- Artificial Neural Network Tutorial
- Artificial Neural Network - Home
- Basic Concepts
- Building Blocks
- Learning & Adaptation
- Supervised Learning
- Unsupervised Learning
- Learning Vector Quantization
- Adaptive Resonance Theory
- Kohonen Self-Organizing Feature Maps
- Associate Memory Network
- Hopfield Networks
- Boltzmann Machine
- Brain-State-in-a-Box Network
- Optimization Using Hopfield Network
- Other Optimization Techniques
- Genetic Algorithm
- Applications of Neural Networks

- Artificial Neural Network Resources
- Quick Guide
- Useful Resources
- Discussion

Optimization is an action of making something such as design, situation, resource, and system as effective as possible. Using a resemblance between the cost function and energy function, we can use highly interconnected neurons to solve optimization problems. Such a kind of neural network is Hopfield network, that consists of a single layer containing one or more fully connected recurrent neurons. This can be used for optimization.

Points to remember while using Hopfield network for optimization −

The energy function must be minimum of the network.

It will find satisfactory solution rather than select one out of the stored patterns.

The quality of the solution found by Hopfield network depends significantly on the initial state of the network.

Finding the shortest route travelled by the salesman is one of the computational problems, which can be optimized by using Hopfield neural network.

Travelling Salesman Problem (TSP) is a classical optimization problem in which a salesman has to travel **n** cities, which are connected with each other, keeping the cost as well as the distance travelled minimum. For example, the salesman has to travel a set of 4 cities A, B, C, D and the goal is to find the shortest circular tour, A-B-C–D, so as to minimize the cost, which also includes the cost of travelling from the last city D to the first city A.

Actually each tour of n-city TSP can be expressed as **n × n** matrix whose **i _{th}** row describes the

$$M = \begin{bmatrix}A: & 1 & 0 & 0 & 0 \\B: & 0 & 1 & 0 & 0 \\C: & 0 & 0 & 1 & 0 \\D: & 0 & 0 & 0 & 1 \end{bmatrix}$$

While considering the solution of this TSP by Hopfield network, every node in the network corresponds to one element in the matrix.

To be the optimized solution, the energy function must be minimum. On the basis of the following constraints, we can calculate the energy function as follows −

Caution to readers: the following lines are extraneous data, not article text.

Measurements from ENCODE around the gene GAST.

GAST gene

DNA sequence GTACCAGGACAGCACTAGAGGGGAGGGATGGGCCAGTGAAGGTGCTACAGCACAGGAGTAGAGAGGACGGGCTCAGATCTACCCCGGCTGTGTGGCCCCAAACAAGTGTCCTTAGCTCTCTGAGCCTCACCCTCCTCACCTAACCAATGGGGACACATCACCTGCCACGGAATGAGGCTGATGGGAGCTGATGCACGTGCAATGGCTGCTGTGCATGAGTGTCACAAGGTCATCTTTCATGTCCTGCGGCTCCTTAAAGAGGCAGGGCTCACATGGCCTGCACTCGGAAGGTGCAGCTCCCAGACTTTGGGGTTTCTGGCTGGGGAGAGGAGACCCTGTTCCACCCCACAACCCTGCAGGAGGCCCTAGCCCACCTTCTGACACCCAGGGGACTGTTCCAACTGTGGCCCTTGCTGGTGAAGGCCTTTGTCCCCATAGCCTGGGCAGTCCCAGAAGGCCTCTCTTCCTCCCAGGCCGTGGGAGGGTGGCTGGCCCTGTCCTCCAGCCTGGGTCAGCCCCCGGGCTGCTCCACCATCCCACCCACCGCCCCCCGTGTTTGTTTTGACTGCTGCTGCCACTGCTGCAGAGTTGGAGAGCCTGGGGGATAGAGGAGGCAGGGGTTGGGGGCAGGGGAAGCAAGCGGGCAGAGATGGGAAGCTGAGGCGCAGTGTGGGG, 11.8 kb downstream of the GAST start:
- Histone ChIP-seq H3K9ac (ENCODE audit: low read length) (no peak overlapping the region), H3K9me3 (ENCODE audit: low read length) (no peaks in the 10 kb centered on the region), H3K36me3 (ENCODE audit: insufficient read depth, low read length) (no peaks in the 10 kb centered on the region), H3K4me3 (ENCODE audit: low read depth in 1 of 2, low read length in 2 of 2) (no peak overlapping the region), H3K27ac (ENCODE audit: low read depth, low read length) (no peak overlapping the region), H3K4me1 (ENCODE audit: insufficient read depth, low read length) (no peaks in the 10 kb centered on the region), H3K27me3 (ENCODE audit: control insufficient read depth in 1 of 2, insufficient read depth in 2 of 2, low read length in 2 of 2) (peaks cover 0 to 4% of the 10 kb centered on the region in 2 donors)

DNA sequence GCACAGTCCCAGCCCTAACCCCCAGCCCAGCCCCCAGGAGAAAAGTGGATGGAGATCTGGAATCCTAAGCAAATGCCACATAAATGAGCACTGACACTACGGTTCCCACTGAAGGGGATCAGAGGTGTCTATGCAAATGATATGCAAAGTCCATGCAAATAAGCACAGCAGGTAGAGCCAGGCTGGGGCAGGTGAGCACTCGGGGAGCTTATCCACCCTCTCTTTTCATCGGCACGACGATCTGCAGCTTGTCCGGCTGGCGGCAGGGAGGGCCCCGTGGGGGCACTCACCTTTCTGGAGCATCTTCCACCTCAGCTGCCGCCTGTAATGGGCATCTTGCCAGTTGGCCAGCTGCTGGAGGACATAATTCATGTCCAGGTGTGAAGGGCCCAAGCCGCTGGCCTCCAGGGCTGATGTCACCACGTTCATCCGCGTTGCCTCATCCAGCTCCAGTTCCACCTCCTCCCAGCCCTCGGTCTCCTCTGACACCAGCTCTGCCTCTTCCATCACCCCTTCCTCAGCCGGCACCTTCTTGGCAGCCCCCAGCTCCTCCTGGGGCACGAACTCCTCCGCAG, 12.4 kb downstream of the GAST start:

First constraint, on the basis of which we will calculate energy function, is that one element must be equal to 1 in each row of matrix **M** and other elements in each row must equal to **0** because each city can occur in only one position in the TSP tour. This constraint can mathematically be written as follows −

$$\displaystyle\sum\limits_{j=1}^n M_{x,j}\:=\:1\:for \: x\:\in \:\lbrace1,...,n\rbrace$$

Now the energy function to be minimized, based on the above constraint, will contain a term proportional to −

$$\displaystyle\sum\limits_{x=1}^n \left(\begin{array}{c}1\:-\:\displaystyle\sum\limits_{j=1}^n M_{x,j}\end{array}\right)^2$$

As we know, in TSP one city can occur in any position in the tour hence in each column of matrix **M**, one element must equal to 1 and other elements must be equal to 0. This constraint can mathematically be written as follows −

$$\displaystyle\sum\limits_{x=1}^n M_{x,j}\:=\:1\:for \: j\:\in \:\lbrace1,...,n\rbrace$$

Now the energy function to be minimized, based on the above constraint, will contain a term proportional to −

$$\displaystyle\sum\limits_{j=1}^n \left(\begin{array}{c}1\:-\:\displaystyle\sum\limits_{x=1}^n M_{x,j}\end{array}\right)^2$$

Let’s suppose a square matrix of (**n × n**) denoted by **C** denotes the cost matrix of TSP for **n** cities where **n > 0**. Following are some parameters while calculating the cost function −

**C**− The element of cost matrix denotes the cost of travelling from city_{x, y}**x**to**y**.Adjacency of the elements of A and B can be shown by the following relation −

$$M_{x,i}\:=\:1\:\: and\:\: M_{y,i\pm 1}\:=\:1$$

As we know, in Matrix the output value of each node can be either 0 or 1, hence for every pair of cities A, B we can add the following terms to the energy function −

$$\displaystyle\sum\limits_{i=1}^n C_{x,y}M_{x,i}(M_{y,i+1}\:+\:M_{y,i-1})$$

On the basis of the above cost function and constraint value, the final energy function **E** can be given as follows −

$$E\:=\:\frac{1}{2}\displaystyle\sum\limits_{i=1}^n\displaystyle\sum\limits_{x}\displaystyle\sum\limits_{y\neq x}C_{x,y}M_{x,i}(M_{y,i+1}\:+\:M_{y,i-1})\:+$$

$$\:\begin{bmatrix}\gamma_{1} \displaystyle\sum\limits_{x} \left(\begin{array}{c}1\:-\:\displaystyle\sum\limits_{i} M_{x,i}\end{array}\right)^2\:+\: \gamma_{2} \displaystyle\sum\limits_{i} \left(\begin{array}{c}1\:-\:\displaystyle\sum\limits_{x} M_{x,i}\end{array}\right)^2 \end{bmatrix}$$

Here, **γ _{1}** and

Advertisements